[Untitled]‎ > ‎

Pz Business Network re-issues Option Pz

posted Mar 15, 2011, 8:57 AM by Richard Cliffe

Penzance Business Network (PBN) has recently re-issued "Option Pz, its alternative solution for Penzance Harbour and the IOS Ferry Link,  promoted by Andrew George MP.  Its re-issue comes in the last 14 days before the expected Department of Transport funding decision expected by the end of May.  The PBN brief is attached to this news item.


The re-issue of Option Pz is seen as an attempt to 'muddy the waters' in the run up to the decision.  It is a tactic being repeated because the Option Pz public roll out (chaired by Andrew George MP) took place on 3 Mar 2011, just a few days before the critical Strategic Planning Committee meeting on 8 March 2010 at which Listed Building Consent/Planning Permission were recommended.

Option Pz is seen as having no prospect whatsoever of ever being delivered (see problems below).  It can however help maintain divisions in the local community (by suggesting there is an easy option wilfully ignored) and reinforce that image in the minds of decisionmakers.

Problems with Option Pz (and proposed 2 vessel solution)

Any solution with two vessels cannot afford a winter ferry service for the Islanders (extra fuel and staff costs mainly). There was a winter service from 1920 until 1990.  The Islanders need a winter service now and one will be absolutely essential with the expected loss of the helicopter service.

 The IOSSC proposed fall back solution (2 replacement second- hand vessels) requires Option A works on Penzance Harbour for efficiency, safety and regulatory compliance (they said so 1 March 2011 to the DofT).

 No major works on Penzance Harbour means no sea defence for South Pier & The Barbican.  There are safety issues (for people and the vessel) in doing nothing.  The proposed Option Pz offshore sea defence is vastly expensive and difficult to get environmental approval for.

 A separate remote freight area for just 38 tons of freight a day adds a lot of costs on to the IOSSC’s operation.  Only part of the freight can be containerized, other freight gets delivered direct to the Pier where there needs to be space, equipment and staff to handle it anyway.

The proposed new terminal (Option A) is built on an area needing sea defence.  If the area of Battery Rocks Beach to be reclaimed was not reclaimed it would be need an alternative sea defence solution – rock armour like the rest of South Pier is likely.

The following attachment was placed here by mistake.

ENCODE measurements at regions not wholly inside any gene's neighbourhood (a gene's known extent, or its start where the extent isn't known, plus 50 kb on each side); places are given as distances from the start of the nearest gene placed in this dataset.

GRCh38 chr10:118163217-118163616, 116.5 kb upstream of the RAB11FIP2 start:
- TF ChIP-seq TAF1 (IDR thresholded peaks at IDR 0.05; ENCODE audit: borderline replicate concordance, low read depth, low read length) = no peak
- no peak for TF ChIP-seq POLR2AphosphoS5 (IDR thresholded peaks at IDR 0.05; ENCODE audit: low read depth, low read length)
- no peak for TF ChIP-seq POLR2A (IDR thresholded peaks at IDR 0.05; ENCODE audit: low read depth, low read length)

The Option A solution is a complete solution that will last 25 – 50 years and survive the expected effects of climate change.  Option Pz is short term and relies on an ill- defined sea defence barrage in Mounts Bay.  The resources for such a scheme are not available in the medium term and may never be available.

Option Pz is cheaper because it postpones any sea defence improvements into the indefinite future.  It also ignores the Islanders requirements for a winter service.

 Risk.  The Option Pz solution with IOSSC operating two new (second hand) vessels is high risk because:

  • Too late for ERDF money (larger Govt grant required)
  • Uncertainty over the cost of buying out Penwith Marine and The Waterside Meadery leases and relocation costs.
  • Regulatory uncertainty over lack of sea defence for Pier, traffic arrangements etc.
  • Financial uncertainty created by cost to IOSSC of operating a remote freight area.
  • Financial uncertainty over IOSSC ability to raise the necessary finance for new vessels.
  • Technical and operational uncertainty over IOSSC’s proposed replacement ferry vessel. 
  • Regulatory uncertainty over licensing of IOSSC proposed vessel – it was not built for the Atlantic Ocean (or any Ocean).
  • Risk of link failure due to problems with the proposed new ferry or inadequately protected Pier (not built for ocean environment, MCA might restrict licence or even withdraw it following an incident, HSE may intervene over unsafe quay operations).
  • Risk of IOSSC running into financial trouble due to higher costs (extra freight depot), cost of repaying borrowing and reduced revenue due to much smaller passenger capacity.
  • Political uncertainty over the public acceptability of the  proposed glass and steel terminal building and also sea defences likely to be forced into Option Pz to gain approvals.
  • Risk of squandering funds on working up Option Pz to find it cannot proceed (for political, regulatory or operational reasons).

 The local contribution from Council Tax payers is currently zero. The proposed prudential borrowing (£10 million but £15 million likely) is paid for by the charter fee which is already agreed with the IOSSC. The Council can be expected to pick up some cost overruns but these would have to be large to exceed the value of the defensive works on Penzance Harbour which the Council would otherwise have to fund themselves in the future directly out of local raised taxes.


Richard Cliffe,
Mar 15, 2011, 9:50 AM